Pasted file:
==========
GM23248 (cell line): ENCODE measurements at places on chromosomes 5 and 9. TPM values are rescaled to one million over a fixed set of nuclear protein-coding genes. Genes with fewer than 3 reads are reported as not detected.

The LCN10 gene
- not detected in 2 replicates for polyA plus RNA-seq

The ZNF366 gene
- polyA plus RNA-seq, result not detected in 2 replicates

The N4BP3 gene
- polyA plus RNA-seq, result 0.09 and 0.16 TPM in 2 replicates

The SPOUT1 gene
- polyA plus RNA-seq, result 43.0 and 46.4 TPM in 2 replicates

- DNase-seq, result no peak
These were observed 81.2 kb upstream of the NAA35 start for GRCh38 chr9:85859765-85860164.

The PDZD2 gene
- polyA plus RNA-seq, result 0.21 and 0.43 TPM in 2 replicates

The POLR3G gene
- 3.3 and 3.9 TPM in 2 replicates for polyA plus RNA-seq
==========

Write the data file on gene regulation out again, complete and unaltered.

GM23248 (cell line): ENCODE measurements at places on chromosomes 5 and 9. TPM values are rescaled to one million over a fixed set of nuclear protein-coding genes. Genes with fewer than 3 reads are reported as not detected.

The LCN10 gene
- not detected in 2 replicates for polyA plus RNA-seq

The ZNF366 gene
- polyA plus RNA-seq, result not detected in 2 replicates

The N4BP3 gene
- polyA plus RNA-seq, result 0.09 and 0.16 TPM in 2 replicates

The SPOUT1 gene
- polyA plus RNA-seq, result 43.0 and 46.4 TPM in 2 replicates

- DNase-seq, result no peak
These were observed 81.2 kb upstream of the NAA35 start for GRCh38 chr9:85859765-85860164.

The PDZD2 gene
- polyA plus RNA-seq, result 0.21 and 0.43 TPM in 2 replicates

The POLR3G gene
- 3.3 and 3.9 TPM in 2 replicates for polyA plus RNA-seq